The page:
Friday, December 30, 2011

Act Now to Save Life In and Above our Seas Author: Kate Sugar

The UK may not boast the gaudy coral reefs and balmy water temperatures of the tropics, but we can (and should) still be justly proud of the rich diversity of our marine life. However, nowadays pressures at sea are mounting with burgeoning ambition for the development and use of our marine environment and resources. So why is it so hard to persuade our Government of the need to act swiftly and decisively to protect what we still have, while we still can?

Anyone lucky enough to dip beneath the surface of our (admittedly chilly) waters can discover another world entirely. Silver fish flash between elegant fronds of kelp that reach up to the sunlit surface. Bright jewel anemones lie carelessly scattered on the rocks like sunken treasure. While above it all, seabirds dip and wheel, one eye always on the underwater realm, where their next meal waits.
Gannet colony
Gannet colony from Bartlet Nab viewpoint, Bempton Cliffs

Far from the empty, cold, dark and murky scenes that one might imagine, our seas are fantastically important for a whole range of wildlife. Whales, dolphins, basking sharks and more all congregate in our food-rich seas. Our waters are also hugely important for seabirds, with the UK and Ireland together supporting most of the world’s Manx shearwaters (up to 90 per cent of the global breeding population) and 60 per cent of the world’s northern gannets.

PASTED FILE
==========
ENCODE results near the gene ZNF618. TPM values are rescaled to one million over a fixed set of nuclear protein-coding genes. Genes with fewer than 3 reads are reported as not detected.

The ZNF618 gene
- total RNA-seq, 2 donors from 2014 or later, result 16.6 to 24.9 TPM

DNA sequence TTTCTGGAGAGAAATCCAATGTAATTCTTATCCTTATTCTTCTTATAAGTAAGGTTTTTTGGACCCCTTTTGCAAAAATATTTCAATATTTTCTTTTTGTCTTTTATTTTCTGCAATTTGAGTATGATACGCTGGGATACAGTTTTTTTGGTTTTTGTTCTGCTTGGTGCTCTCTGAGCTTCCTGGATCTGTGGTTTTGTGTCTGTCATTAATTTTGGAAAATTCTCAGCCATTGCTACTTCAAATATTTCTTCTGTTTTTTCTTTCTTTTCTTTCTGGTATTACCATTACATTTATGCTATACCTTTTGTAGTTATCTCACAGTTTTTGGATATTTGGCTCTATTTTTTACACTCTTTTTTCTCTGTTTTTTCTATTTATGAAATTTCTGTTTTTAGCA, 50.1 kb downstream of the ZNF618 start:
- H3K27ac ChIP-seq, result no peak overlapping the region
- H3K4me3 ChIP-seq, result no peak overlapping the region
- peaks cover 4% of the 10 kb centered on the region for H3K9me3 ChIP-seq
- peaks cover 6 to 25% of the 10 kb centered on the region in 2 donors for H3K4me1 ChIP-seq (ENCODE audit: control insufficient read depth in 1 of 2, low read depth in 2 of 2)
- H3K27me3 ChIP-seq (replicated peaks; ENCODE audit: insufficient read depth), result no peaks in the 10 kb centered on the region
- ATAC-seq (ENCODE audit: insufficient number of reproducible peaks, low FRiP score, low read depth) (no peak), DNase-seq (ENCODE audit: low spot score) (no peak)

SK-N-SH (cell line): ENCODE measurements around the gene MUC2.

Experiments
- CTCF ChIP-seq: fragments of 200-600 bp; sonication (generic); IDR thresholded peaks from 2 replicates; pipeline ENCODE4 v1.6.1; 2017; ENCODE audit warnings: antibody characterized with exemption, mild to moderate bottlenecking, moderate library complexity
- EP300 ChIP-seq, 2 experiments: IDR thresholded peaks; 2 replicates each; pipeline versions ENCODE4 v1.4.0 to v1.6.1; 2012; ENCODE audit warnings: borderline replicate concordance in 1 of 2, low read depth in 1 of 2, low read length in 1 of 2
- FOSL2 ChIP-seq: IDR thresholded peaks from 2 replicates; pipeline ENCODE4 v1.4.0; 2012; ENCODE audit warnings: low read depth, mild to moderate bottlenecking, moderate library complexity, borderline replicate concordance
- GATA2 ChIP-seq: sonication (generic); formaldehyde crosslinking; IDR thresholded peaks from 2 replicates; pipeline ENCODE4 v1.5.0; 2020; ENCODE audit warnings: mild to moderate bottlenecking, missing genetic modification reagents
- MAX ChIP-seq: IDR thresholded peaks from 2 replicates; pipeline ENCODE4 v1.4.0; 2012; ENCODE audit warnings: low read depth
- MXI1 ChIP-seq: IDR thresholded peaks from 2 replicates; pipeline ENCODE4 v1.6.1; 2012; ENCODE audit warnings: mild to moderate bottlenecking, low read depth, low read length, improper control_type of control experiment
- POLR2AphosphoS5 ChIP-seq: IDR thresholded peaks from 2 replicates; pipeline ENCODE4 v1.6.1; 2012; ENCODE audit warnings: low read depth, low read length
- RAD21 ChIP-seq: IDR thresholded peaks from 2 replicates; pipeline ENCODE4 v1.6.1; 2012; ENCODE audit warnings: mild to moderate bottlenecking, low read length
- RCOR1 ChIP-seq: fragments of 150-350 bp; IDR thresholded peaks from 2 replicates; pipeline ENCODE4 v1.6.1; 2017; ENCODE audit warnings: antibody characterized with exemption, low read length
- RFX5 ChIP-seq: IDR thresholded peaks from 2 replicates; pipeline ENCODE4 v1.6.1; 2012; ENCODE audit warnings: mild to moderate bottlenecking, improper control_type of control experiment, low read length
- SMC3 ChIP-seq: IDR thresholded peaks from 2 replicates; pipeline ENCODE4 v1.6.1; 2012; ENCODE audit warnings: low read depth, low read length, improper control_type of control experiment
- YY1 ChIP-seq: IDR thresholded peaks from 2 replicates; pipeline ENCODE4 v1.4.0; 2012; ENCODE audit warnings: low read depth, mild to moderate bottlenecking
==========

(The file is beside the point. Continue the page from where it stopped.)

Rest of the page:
Wildlife enthusiasts or not, our lives are all touched and enriched in one way and another by that other world, whose borders lap at our shores. An economic analysis of the UK Marine & Coastal Access Act (2009) found that the protection of the marine environment through the provisions of the Act would yield benefits to society worth at least five, and up to 26, times the value of initial investment. 

Marine ecosystems and the organisms within them provide vital environmental services worth billions of pounds per year, such as waste removal, carbon storage and nutrient recycling. Our marine environment has long supported us in many ways, providing food, resources and livelihoods: for some, artistic inspiration and a wealth of recreational pursuits for others. Now it’s time to return that support, by setting up adequate marine protection.

Threatened seas
Sadly, we are guilty of taking our marine environment very much for granted. Thinking it inexhaustible, we have plundered the depths for centuries, and only recently have we begun to recognise its limits. Realisation is dawning that our seas are a precious resource, and must not be squandered.

Climate change is already impacting our seas, with warmer sea temperatures upsetting the delicate balance of chemistry and biology.. For example in the North Sea, the last decade has seen significant changes in the composition of the food supply, with rising water temperatures triggering changes in the plankton species that form the base of the food chain for all marine creatures. This has had dramatic knock-on effects around the North Sea area, with stocks of sand eels (key prey species for many seabirds) severely affected, and subsequent negative effects on seabird breeding success at many colonies, as seabirds like the kittiwake struggle to find enough food for themselves and for their young.
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